Child labor in developing countries is not only found in sweatshops, but also in the household, in family businesses, and on the farm. These forms of 'hidden' child labor have now been systematically documented by researchers from Radboud University Nijmegen. They use data for sixteen African and Asian countries to show how many children are involved, how many hours they work and by which factors children's engagement in hidden child labor is affected; all of which are important in combating this phenomenon.
An article detailing their findings appeared online Sept. 15 in the journal World Development.
The International Labor Organization defines child labor as work that is detrimental to the health or development of the child. A child that spends less or no time on school work because it has to help in the household or family business is deemed to be carrying out child labor. According to the researchers from Nijmegen, hidden child labor of this kind is very widespread. They analyzed data obtained from 178,000 children and found that in the week before the interviews, 80 percent of them had worked at home. In that week, 30 percent of the African children and 11 percent of the Asian children had spent more than 15 hours working at home. Girls work more in hidden child labor than boys. This is because they do more household chores; an average of three hours a week more. Boys tend to work more in the family business than girls, but this difference is only one hour.
Parental education: striking effect
Anyone intending to tackle the problem of child labor must first understand why it occurs. Of the various factors involved, household characteristics are the most important. Poverty plays a large role, as does the education of the parents. If the mother is well-educated, the children will have to work less. However, the effect of the father's education is at first sight counterintuitive: children of well-educated fathers work more in the household and, in Africa, more in the family business too. This is probably because these fathers tend to work outside the home more, and more responsibility is passed on to the children.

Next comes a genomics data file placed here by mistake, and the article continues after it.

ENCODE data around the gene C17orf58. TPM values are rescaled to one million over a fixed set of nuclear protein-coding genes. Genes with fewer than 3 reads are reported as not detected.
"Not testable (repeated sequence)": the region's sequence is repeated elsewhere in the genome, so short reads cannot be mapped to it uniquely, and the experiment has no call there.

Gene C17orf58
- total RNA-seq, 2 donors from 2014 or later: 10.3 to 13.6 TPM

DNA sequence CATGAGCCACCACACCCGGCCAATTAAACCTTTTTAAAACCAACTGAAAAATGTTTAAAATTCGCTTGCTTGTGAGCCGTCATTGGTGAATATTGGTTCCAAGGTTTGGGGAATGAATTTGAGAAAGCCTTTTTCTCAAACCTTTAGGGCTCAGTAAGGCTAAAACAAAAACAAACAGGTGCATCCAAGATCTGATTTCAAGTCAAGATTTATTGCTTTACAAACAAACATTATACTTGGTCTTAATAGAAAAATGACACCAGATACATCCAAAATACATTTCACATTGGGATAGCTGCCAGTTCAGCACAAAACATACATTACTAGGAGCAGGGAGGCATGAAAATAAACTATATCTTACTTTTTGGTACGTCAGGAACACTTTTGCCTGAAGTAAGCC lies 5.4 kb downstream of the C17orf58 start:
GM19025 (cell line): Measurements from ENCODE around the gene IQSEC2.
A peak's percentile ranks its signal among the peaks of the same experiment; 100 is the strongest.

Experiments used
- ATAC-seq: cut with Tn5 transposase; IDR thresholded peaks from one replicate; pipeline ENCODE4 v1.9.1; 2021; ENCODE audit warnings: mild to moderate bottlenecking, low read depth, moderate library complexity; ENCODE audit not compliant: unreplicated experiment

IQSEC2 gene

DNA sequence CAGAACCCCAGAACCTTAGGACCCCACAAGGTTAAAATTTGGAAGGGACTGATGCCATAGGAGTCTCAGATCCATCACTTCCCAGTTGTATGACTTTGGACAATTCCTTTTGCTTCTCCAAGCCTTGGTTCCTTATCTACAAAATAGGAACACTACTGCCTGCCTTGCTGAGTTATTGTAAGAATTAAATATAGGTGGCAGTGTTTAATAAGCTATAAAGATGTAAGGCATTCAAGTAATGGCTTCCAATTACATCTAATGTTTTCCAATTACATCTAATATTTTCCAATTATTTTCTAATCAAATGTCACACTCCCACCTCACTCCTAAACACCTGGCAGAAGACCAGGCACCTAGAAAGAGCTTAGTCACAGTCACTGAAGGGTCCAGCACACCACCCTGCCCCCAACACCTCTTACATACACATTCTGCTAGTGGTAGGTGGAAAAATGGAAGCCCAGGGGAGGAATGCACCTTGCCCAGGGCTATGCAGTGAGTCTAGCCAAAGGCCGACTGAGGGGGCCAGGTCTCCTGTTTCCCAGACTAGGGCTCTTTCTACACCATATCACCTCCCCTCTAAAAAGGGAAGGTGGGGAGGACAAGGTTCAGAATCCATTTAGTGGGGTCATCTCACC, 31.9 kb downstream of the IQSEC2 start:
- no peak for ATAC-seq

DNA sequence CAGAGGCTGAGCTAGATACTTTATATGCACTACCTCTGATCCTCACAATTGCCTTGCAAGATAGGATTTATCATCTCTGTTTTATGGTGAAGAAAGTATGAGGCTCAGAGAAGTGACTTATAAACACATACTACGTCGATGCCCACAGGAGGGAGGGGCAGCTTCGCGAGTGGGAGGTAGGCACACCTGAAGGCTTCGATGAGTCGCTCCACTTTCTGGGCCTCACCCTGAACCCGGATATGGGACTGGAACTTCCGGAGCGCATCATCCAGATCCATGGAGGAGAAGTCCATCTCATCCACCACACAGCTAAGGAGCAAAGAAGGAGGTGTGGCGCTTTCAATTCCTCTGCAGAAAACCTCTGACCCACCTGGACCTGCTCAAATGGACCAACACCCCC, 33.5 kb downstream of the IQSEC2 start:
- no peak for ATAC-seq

The amount of work children are expected to undertake depends on how much there is to do: this is clear from the effects of the availability of electricity, tap water, land and livestock. Where there is land and livestock, children work more. If there is electricity, and/or tap water, they work less. Fetching water is a time-consuming business which is often left to children. The availability of electricity means that people can use a refrigerator and spend less time shopping, and manual labor (often carried out by children) can be replaced by machines. Furthermore, children in rural areas and districts with a poor educational infrastructure also tend to work more. If parents know that teaching is of low quality or if there are no schools within a reasonable distance from the home, they may prefer to let their children help at home.
The article comprises a number of recommendations for local policy-makers who want to reduce the incidence of child labor. The availability of good educational facilities, electricity and tap water reduce hidden child labor; it is therefore important to invest in these utilities. It also appears that children of well-educated mothers work less, making policy aimed at mothers important. Finally, children from large families tend to work more hours. Having many children could be a conscious choice, with children being seen as 'cheap labor'. But if it is caused by ignorance about family-planning or a shortage of contraceptives, targeted family-planning campaigns may lead to improvement.
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